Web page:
The botanical garden is an outdoor natural space that collects various plant species for study and research purposes. This space is also called a botanical garden or museum since its main purpose remains to deepen the knowledge of plants and make them known to visitors. Inside the botanical garden you can also study the properties of plants and extract their active ingredients for medicinal purposes. Due to the considerable naturalistic importance covered by this structure, its management is entrusted to public institutions, such as universities. The botanical garden has very ancient origins. The first botanical gardens appeared, in fact, in ancient Egypt and in the Greco-Roman era. In the world there are about 1500 botanical gardens, while in Italy there are almost thirty.
The botanical garden looks like an immense space built and designed like a large garden. The style of many European botanical gardens is inspired by the shape and philosophy of the Italian gardens that gradually spread in the Renaissance period. These gardens are based on perfect symmetry and a well-defined geometric shape that knows how to wisely contain monumental elements and vegetation. The same applies to the botanical gardens, within which there are often Baroque buildings, chosen as seats of universities and faculties of Botany and rotundas with fountains and wide avenues marked by the presence of local or international tree and herbaceous species. A botanical garden can have an area greater than 20 thousand square meters where plants of different types and origins are grown for informational purposes. The universities that manage the botanical gardens organize, in fact, guided tours for school groups, in which the characteristics and properties of the various plants classified according to the rules adopted by botany are explained. Visiting a botanical garden therefore represents a unique, unforgettable experience with a high educational function. Expanding your botanical knowledge also allows you to learn more about the plants you want to grow in your garden.
Botanical gardens contain various plant species which are referred to as "collections". This means that not only plants are grown in the garden for ornamental purposes, but also for botanical purposes, that is, to study plants, learn about their resistance and fight the diseases that can afflict them. The interest of a botanical garden, therefore, will always be to host, catalog and collect as many plant species as possible, grouped by type or family. A botanical garden can host medicinal or poisonous plants, aquatic plants, carnivorous plants, succulents, flowering plants, wild plants typical of the geographical area in which the same garden is located, tropical, alpine or Mediterranean plants and trees. Naturally, the climatic conditions of the area where the botanical garden is located will affect the presence of some plant species for or against others. In a botanical garden in Southern Italy, for example, it will be very easy to find succulent, tropical, aquatic and spontaneous plants, while in one in the North you can find alpine species. There are also botanical gardens called arboretums that deal with cataloging and collecting only shrubs.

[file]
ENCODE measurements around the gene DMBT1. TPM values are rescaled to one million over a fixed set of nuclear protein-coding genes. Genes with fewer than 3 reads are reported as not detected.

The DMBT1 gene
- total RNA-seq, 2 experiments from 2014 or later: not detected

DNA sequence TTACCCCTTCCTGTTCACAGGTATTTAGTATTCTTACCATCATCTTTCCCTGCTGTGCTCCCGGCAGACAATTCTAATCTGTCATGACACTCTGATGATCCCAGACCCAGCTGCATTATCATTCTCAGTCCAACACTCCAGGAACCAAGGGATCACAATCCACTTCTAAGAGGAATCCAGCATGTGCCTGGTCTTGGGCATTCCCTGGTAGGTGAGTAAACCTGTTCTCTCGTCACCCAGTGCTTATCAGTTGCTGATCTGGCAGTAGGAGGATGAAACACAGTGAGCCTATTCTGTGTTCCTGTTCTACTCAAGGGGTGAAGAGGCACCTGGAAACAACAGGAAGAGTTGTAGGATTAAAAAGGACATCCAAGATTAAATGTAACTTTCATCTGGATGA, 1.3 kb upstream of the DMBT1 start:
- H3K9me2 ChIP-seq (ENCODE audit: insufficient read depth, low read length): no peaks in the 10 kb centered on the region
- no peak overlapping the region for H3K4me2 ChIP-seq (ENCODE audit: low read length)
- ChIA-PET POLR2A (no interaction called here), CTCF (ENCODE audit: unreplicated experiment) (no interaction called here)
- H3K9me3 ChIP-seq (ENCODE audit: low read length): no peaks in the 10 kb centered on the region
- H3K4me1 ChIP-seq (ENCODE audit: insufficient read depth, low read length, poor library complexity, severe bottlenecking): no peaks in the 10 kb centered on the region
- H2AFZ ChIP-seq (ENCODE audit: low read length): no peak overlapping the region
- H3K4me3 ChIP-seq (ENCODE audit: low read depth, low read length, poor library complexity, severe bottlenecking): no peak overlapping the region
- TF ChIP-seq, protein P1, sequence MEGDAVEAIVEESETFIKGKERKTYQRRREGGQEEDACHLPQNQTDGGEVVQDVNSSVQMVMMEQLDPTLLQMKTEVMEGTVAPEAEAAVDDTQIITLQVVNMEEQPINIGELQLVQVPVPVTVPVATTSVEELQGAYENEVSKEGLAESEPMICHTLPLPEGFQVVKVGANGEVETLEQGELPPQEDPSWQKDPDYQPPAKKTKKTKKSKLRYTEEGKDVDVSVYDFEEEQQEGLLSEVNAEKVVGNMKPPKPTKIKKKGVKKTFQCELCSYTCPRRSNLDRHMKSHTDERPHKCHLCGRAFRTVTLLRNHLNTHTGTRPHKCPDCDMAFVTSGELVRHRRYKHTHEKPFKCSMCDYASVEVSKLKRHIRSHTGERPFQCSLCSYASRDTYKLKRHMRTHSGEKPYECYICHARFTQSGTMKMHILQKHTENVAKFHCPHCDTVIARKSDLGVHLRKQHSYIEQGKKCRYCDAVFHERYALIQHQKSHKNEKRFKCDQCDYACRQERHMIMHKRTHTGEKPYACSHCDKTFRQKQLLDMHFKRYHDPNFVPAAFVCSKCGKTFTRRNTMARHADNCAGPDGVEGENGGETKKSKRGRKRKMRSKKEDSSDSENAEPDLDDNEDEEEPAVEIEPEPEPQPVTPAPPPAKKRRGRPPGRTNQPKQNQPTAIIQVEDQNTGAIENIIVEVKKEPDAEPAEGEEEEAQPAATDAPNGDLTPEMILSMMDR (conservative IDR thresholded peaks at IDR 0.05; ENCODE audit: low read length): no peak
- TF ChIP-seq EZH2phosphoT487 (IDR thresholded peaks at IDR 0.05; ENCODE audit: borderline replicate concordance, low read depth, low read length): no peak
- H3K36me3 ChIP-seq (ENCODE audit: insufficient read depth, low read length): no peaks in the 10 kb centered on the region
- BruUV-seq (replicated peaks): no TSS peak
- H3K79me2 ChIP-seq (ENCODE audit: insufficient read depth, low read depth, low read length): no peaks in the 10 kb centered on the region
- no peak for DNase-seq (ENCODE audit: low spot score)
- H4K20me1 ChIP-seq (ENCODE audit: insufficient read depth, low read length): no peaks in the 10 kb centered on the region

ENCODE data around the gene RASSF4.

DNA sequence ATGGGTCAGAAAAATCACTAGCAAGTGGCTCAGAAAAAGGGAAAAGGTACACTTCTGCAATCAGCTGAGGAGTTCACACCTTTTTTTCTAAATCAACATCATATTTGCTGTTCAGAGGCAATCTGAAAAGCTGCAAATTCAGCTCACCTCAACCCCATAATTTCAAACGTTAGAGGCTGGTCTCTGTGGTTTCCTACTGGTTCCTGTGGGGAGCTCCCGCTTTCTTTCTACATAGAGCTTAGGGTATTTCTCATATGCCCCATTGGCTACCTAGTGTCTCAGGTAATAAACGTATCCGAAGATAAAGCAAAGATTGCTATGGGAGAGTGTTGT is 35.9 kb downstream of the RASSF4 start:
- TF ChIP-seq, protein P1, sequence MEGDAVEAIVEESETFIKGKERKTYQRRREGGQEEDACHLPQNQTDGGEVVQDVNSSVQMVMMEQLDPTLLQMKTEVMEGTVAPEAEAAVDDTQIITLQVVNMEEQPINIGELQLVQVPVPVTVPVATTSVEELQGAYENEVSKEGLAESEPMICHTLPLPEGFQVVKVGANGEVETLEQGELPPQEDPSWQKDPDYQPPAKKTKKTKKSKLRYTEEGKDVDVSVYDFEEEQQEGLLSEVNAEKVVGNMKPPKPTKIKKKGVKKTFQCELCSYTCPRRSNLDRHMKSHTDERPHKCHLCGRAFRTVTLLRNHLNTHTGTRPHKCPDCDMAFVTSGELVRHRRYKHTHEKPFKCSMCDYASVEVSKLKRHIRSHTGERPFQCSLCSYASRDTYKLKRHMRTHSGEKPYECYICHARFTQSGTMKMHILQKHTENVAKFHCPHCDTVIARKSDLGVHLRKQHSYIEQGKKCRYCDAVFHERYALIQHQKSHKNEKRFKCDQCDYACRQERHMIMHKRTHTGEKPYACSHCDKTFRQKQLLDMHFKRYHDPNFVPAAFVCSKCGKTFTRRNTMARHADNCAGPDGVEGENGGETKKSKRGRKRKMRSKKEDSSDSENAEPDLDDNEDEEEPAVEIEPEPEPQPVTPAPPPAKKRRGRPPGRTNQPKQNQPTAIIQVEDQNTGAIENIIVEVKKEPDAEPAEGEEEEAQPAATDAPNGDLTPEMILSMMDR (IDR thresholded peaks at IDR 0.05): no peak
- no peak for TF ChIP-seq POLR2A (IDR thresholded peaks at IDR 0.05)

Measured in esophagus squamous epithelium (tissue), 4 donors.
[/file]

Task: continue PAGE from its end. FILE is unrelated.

Among the main European botanical gardens are those of Paris and Upper Brittany, in France; that of Berlin; of Coimbra, Portugal; of Leiden, in the Netherlands; Cornwall and Kew, Great Britain. In Italy there are numerous botanical gardens, including those of: Padua, Cagliari, Catania, Rome, Salerno, Lucca, Milan, Naples, Pisa, Florence, Bologna, Pavia, Parma, Turin, Trieste, Urbino, Messina, Palermo, Lecce, Novara, Bergamo, Livorno, Ventimiglia, Modena and Ferrara. In Italy, the oldest botanical gardens are the Vatican, established in 1447 and those of Pisa, Padua, Florence and Bologna, created in the mid-1500s. The main Italian arboretums are located in Arezzo, Florence, Trento, Camerino (Macerata) and Rimini. The arboretums can also coincide with protected natural areas or reserves and with public parks set up within gardens that once belonged to local noble families. Worldwide, arboretums are found in the United States, Hungary, Poland, Great Britain and France. Very famous is the Vallombrosa Arboretum, in Reggello, a town in the province of Florence. This botanical garden gathers 5 thousand tree plants cataloged for scientific and experimental purposes and grouped into 700 shrub species.
The botanical garden can be visited by schoolchildren, tourists, researchers, university students, teachers, botanists and gardeners. During the guided tours you can attend lessons in gardening and forestry. University students, within these outdoor spaces, can also follow botany lessons. The experimental and study activities on the different species of plants present in these immense gardens are also very rich, which are defined as real open-air herbaria in which botany comes out of the books and materializes into living species that can give useful information to the development of human activities.